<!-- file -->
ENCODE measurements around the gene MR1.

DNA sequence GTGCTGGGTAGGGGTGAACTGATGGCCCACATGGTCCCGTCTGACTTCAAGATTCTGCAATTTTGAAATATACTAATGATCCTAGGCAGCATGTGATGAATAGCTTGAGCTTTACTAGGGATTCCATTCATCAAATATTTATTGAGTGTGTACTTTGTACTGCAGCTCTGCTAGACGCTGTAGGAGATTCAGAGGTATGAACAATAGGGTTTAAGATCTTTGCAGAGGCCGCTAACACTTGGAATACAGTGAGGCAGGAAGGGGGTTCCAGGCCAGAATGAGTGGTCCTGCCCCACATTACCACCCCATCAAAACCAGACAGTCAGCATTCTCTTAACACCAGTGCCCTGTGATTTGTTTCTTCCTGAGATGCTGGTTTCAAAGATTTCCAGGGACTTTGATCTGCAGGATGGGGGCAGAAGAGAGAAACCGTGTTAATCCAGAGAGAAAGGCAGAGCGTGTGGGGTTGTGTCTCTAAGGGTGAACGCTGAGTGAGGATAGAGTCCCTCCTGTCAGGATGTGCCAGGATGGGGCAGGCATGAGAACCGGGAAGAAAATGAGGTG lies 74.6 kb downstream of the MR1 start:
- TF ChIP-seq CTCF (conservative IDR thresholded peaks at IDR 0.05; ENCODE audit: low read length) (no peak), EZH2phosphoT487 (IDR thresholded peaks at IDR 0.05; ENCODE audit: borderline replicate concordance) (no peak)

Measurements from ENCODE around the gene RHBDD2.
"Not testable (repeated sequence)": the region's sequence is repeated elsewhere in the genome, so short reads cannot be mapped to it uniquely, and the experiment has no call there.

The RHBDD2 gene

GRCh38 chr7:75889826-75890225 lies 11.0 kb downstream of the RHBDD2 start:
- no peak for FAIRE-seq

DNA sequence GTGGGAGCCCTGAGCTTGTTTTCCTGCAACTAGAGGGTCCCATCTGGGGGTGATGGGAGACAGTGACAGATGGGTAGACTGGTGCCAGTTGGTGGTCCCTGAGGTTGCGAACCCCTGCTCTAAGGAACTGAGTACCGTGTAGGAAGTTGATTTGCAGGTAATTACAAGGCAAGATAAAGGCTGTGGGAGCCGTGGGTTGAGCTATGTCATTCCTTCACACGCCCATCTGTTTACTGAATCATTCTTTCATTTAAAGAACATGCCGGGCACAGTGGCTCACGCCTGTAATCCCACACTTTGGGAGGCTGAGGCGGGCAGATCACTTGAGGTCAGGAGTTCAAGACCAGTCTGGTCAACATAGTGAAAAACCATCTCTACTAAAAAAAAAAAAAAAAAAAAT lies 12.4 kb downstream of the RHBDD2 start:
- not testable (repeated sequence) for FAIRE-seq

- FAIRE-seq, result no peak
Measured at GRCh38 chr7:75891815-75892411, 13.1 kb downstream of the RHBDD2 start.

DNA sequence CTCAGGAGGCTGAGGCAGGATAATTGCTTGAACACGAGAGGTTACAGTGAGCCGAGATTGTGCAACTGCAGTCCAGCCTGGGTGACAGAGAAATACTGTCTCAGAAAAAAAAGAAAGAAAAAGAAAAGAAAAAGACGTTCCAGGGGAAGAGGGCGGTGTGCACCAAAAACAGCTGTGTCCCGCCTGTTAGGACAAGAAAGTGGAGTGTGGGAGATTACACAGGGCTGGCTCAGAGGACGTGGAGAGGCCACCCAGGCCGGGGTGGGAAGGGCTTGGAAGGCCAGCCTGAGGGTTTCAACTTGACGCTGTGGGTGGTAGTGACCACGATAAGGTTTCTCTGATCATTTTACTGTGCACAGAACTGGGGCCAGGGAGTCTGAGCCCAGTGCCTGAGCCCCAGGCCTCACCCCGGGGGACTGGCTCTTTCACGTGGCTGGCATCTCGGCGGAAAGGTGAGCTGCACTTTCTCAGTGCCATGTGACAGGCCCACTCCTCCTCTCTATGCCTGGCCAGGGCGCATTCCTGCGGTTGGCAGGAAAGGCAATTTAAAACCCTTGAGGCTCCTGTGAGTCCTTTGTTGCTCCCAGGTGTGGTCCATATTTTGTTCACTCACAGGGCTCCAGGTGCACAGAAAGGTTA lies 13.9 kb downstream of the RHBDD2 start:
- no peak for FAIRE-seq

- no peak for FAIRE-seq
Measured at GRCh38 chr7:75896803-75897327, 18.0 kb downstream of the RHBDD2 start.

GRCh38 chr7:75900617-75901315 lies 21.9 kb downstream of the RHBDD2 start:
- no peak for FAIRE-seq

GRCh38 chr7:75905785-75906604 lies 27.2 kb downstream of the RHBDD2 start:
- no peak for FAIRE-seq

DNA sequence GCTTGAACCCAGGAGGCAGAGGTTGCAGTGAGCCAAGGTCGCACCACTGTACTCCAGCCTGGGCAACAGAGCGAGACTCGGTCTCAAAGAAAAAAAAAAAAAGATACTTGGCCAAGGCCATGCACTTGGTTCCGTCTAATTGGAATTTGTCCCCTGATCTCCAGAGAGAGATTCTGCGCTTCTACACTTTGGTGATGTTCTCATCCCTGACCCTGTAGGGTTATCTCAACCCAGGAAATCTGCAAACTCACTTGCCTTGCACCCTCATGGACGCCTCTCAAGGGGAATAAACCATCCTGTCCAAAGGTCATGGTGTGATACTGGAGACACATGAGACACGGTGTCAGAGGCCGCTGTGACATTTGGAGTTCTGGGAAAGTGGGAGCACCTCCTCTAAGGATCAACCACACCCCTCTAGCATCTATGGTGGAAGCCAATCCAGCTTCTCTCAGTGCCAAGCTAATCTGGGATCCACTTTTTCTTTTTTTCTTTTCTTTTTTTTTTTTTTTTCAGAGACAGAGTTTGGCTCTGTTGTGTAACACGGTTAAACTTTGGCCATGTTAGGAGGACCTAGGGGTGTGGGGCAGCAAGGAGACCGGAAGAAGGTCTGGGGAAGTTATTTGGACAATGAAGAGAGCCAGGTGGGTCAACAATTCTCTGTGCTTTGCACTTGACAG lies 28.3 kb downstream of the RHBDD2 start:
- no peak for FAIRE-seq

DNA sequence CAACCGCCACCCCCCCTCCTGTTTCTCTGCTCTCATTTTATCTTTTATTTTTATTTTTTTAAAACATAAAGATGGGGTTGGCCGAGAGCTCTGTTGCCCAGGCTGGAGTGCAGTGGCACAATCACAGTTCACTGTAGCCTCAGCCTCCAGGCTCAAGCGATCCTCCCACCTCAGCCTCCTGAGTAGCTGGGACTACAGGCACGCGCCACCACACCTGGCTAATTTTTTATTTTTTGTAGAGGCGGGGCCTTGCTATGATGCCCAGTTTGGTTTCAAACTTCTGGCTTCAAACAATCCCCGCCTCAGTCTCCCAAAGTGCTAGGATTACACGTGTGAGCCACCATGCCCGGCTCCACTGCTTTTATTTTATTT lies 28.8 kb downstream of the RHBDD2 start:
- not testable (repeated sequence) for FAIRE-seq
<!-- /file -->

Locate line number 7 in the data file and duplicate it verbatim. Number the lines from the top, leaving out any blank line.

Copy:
GRCh38 chr7:75889826-75890225 lies 11.0 kb downstream of the RHBDD2 start: